The same themes recur again and again in his work, particularly and recently in the recurring themes of the 1970s. But Haines foregoes the lazy evocation of Space Hoppers, retro fashion or the TV show ‘Life on Mar’s. His themes are closer to the novels of David Peace, aiming an uncovering a hidden side of a particularly dark decade. It’s interesting to consider why so many artists and writers (including, in particular, contemporary crime writers) are so drawn to that particular era. It’s often agreed that the mid-1970s represented the death of 1960s optimism, that the hopes of the soixante-huitards collapsed in the violent adventurism of the RAF, Red Brigades and others. Further, one might look to Alain Badiou’s argument that the 1970s (specifically the end of the Cultural Revolution in China) represented the end of the second sequence of the communist hypothesis which began with the Bolshevik revolution (the first sequence, this argument goes, lasted from the storming of the Bastille to the liquidation of the Paris Commune; the third sequence may be upon us soon).
However, even if one does not take as programmatic a view of history as Badiou, it is clear that there can only be a limited value in this kind of nostalgia, artistically as well as culturally. While there is certainly some value, clawing over the bones of past glories, and past optimisms, even exploring why those hopes ended in failure, will only get you so far, and one hopes that Haines will be able to move beyond this in whatever he comes up with next.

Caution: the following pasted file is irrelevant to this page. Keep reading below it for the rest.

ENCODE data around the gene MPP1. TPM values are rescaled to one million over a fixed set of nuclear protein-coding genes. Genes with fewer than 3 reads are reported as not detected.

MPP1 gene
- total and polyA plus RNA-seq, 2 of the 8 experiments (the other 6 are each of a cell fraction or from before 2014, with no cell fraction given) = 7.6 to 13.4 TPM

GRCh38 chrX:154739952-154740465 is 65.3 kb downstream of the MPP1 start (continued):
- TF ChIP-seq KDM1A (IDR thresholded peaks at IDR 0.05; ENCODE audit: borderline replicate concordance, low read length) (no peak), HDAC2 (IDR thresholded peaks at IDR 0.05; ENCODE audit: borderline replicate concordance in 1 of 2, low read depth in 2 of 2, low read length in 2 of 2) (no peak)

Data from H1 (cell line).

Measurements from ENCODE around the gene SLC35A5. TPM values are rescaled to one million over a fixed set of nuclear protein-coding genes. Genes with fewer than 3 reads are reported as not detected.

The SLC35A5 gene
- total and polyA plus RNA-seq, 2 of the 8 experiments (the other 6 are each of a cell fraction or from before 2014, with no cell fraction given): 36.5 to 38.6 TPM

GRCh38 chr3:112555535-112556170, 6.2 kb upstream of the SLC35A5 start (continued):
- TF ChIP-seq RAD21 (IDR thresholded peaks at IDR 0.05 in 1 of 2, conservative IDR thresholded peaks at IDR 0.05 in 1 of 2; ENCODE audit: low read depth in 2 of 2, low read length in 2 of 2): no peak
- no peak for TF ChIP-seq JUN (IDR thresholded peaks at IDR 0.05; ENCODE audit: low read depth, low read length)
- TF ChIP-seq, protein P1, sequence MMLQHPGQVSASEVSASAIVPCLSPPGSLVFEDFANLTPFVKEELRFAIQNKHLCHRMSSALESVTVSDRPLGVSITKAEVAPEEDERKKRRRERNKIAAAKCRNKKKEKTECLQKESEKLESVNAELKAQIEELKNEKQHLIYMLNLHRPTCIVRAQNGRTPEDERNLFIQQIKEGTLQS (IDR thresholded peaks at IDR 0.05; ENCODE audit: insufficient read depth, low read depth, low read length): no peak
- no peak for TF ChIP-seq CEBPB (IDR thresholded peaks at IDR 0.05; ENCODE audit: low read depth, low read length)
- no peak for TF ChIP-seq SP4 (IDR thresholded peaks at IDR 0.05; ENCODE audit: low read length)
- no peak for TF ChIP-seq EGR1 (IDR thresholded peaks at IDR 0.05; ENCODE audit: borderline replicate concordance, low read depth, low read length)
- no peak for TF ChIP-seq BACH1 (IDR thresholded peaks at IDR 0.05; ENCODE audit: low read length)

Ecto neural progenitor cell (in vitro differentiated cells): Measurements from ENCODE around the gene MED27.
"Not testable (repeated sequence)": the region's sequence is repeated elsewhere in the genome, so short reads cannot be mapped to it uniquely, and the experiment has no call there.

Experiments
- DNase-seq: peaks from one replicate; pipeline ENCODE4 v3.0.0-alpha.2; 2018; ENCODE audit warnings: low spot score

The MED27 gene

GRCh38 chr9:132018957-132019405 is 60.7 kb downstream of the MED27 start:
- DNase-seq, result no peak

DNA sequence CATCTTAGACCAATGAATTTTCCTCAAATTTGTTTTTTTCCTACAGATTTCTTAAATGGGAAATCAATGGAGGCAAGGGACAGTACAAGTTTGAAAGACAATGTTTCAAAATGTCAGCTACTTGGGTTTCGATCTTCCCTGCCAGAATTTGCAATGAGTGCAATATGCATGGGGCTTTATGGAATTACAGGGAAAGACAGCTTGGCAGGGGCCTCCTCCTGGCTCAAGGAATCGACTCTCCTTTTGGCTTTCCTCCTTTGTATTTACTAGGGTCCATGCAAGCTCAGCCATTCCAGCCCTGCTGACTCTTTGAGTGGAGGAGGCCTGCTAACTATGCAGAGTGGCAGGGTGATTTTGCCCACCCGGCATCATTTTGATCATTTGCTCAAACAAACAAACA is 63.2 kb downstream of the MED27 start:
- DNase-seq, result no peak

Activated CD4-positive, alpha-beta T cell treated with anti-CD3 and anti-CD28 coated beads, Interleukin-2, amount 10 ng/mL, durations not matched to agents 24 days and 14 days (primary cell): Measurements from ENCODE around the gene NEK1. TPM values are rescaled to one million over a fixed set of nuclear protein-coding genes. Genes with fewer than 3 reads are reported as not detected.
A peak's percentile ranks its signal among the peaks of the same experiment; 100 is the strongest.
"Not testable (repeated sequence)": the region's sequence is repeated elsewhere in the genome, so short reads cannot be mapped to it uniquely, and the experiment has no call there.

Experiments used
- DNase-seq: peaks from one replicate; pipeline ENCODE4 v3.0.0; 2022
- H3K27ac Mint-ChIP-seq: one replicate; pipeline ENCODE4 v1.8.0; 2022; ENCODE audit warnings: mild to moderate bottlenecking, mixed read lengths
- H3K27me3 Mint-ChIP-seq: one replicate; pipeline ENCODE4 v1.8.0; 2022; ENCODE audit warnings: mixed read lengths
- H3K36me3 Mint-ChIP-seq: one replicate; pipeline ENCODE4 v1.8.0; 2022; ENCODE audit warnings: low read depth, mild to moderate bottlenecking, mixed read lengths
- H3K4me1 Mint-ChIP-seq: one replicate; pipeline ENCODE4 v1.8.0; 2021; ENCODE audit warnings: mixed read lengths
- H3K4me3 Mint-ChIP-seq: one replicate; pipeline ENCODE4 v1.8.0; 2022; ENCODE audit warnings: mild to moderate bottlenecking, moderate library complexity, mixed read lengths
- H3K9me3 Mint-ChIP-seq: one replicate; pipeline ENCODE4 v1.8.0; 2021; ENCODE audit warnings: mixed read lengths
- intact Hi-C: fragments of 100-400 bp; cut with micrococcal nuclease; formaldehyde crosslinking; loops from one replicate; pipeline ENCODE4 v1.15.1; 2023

Having said that, he can be forgiven pretty much anything, by me at least, giving his history of kicking against prevailing trends while at the same time being immersed within them. This is, let us not forget, someone who happily jumped off the Britpop bandwagon and, at a time when Blur were topping the charts with faux-cockney novelty pop, and Oasis were playing to hundreds of thousands with warmed-up Beatles covers, put out a concept album about the Baader Meinhof, and sang about leaving children in PFLP camps.
And it’s hard not to feel at least somewhat moved by the expression of lost hope and unrealized potential, and to give credit to a self-consciousness undiminished by self-pity when, during the gig, the rendition of ’21st Century Man’ segues into The Auteurs’ ‘Junk Shop Clothes’ just after the lines ‘I was all over the 90s/I was all over in the 90s’.
The second line, at least, is a sentiment that could be shared by many of us, unfortunately.
“Joe Strummer – The Future Is Unwritten” January 19, 2012Posted by irishelectionliterature in Music.
Tags: joe strummer
Thought this might be of interest.
As the front man of the Clash from 1977 onwards, Joe Strummer changed people’s lives forever. Four years after his death, his influence reaches out around the world, more strongly now than ever before. In “The Future Is Unwritten”, from British film director Julien Temple, Joe Strummer is revealed not just as a legend or musician, but as a true communicator of our times. Drawing on both a shared punk history and the close personal friendship which developed over the last years of Joe’s life, Julien Temple’s film is a celebration of Joe Strummer – before, during and after the Clash
Cocteau Twins – Frosty The Snowman / Winter Wonderland December 20, 2011Posted by irishelectionliterature in Music.
Tags: cocteau twins
Was looking to find unlikely Christmas music and found these wonderful tracks from The Cocteau Twins.
The Cocteau Twins do Christmas in two achingly beautiful tracks on the now very rare 2-track cd single “Snow”. Both songs also feature on the singles collection “Lullabies To Violaine Vol. 2″.
Any more unlikely Christmas covers out there?